Controversial Afrikaans singer Steve Hofmeyr took to Twitter to weigh in on the renaming of Grahamstown.
The Eastern Cape town of Grahamstown was officially been renamed to Makhanda on Tuesday, and while Arts and Culture Minister Nathi Mthethwa said the process of renaming the Eastern Cape town "followed the letter of the law", Hofmeyer disapproves, and claims that small settlements with "potential" "cannot be renamed after every goatherder who took a p*ss under an Acacia tree".
If it's all the same to you, Grahamstown will remain Grahamstown to me.— Steve Hofmeyr (@steve_hofmeyr) October 3, 2018
I call most towns by their old names for the simple reason that small settlements with the potential to become Western towns cannot be named after every goatherder who pissed under an Acacia tree.— Steve Hofmeyr (@steve_hofmeyr) October 3, 2018
While some agreed with Hofmeyr, others felt he had the wrong outlook. One user wrote: "Looking at the demographics of this country and population growth, the Afrikaner population is heading towards a negligible minority anyway. The goat herder may be p*ssing against an acacia, but u may be pissing against the wind..."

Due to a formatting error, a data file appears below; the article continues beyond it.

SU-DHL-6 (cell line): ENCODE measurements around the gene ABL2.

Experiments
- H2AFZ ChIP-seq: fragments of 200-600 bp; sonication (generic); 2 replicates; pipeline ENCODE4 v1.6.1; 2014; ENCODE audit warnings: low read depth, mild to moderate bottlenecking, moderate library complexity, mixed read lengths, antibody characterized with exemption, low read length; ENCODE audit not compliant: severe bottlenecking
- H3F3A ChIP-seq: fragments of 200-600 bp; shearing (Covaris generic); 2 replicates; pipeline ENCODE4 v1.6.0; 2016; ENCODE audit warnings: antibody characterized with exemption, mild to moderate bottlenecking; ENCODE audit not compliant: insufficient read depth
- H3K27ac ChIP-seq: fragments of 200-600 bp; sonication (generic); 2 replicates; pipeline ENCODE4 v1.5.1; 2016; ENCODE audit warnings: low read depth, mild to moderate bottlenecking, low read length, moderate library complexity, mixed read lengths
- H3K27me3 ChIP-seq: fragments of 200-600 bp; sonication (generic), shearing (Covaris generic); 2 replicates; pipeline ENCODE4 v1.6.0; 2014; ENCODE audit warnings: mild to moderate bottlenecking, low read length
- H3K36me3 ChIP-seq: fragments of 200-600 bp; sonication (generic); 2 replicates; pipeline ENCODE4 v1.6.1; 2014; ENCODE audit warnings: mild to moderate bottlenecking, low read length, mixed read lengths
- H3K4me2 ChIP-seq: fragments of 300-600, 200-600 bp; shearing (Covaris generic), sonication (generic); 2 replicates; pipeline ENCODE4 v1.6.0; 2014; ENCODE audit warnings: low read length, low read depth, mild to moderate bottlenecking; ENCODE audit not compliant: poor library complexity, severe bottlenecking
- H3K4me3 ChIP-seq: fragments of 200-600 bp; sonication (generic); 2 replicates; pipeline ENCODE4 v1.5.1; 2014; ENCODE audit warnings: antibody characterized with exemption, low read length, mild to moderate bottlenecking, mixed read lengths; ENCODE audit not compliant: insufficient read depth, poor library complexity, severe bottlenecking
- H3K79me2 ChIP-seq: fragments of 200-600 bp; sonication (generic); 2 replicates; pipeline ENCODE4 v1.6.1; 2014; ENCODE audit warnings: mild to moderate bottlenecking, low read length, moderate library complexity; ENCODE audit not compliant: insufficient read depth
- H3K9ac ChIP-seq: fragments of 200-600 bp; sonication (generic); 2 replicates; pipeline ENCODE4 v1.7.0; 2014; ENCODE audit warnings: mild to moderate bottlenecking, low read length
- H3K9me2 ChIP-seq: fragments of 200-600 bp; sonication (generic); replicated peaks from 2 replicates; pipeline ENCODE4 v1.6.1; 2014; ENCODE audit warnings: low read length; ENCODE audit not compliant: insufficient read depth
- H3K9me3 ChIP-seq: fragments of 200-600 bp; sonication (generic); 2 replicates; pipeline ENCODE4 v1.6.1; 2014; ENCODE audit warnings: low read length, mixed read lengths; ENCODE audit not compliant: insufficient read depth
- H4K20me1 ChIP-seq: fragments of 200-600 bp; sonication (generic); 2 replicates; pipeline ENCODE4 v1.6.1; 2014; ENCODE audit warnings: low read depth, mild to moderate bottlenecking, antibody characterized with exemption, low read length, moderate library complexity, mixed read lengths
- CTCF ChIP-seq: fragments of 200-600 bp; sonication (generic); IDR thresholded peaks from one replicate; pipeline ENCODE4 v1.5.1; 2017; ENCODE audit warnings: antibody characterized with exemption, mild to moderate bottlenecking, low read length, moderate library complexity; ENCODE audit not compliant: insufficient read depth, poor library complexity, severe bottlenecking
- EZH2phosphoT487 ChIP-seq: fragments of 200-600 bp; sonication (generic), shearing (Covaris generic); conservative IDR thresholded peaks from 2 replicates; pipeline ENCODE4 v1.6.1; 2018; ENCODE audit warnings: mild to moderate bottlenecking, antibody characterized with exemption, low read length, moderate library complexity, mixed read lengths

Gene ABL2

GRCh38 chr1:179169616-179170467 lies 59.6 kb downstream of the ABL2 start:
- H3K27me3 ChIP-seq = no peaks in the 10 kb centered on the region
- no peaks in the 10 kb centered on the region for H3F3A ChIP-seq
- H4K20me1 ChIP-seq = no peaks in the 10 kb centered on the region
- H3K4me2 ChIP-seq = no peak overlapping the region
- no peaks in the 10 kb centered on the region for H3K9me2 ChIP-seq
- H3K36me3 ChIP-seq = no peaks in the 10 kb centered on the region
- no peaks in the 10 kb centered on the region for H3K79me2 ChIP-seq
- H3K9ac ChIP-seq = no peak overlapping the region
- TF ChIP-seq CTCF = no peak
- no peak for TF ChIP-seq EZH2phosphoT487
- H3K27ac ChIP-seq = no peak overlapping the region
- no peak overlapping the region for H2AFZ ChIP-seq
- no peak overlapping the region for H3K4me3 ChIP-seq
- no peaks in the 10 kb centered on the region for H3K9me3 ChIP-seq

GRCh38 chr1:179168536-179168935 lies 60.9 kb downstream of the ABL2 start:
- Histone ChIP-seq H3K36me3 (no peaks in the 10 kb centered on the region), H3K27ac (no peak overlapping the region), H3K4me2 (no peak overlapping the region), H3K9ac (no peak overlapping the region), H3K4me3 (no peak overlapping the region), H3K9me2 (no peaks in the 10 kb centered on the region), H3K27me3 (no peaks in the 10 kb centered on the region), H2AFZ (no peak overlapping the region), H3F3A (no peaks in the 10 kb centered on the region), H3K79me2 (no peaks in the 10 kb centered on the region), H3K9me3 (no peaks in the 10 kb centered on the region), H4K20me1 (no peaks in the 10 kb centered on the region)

Looking at the demographics of this country and population growth, the Afrikaner population is heading towards a negligible minority anyway. The goat herder may be pissing against an acacia, but u may be pissing against the wind...— AC (@adriaan222) October 3, 2018
In a statement released earlier this week, Mthethwa explained why the name change had to happen and why the name of Makhanda was chosen.
"The town formerly known as 'Grahamstown' is named after Lieutenant Colonel John Graham whose role in the Frontier Wars was to exercise the "maximum degree of terror" on the Xhosa natives and who was and is still infamous for his methods to "break the back of the native" by employing the most savage means imaginable," the statement read.
Mthethwa explained that what South Africans ought to know, is that the name change of the town to Makhanda is the fulfilling of the "prophecy of 'Ukubuya kuka Nxele (the return of Nxele')".
"Makhanda was a warrior, war doctor, philosopher and prophet whose heroics in the Frontier Wars included an attack on a British garrison at the locality," he said.
"The renaming of this town will ensure that Makhanda ka Nxele's memory is immortalised, and rightfully so," Mthethwa added.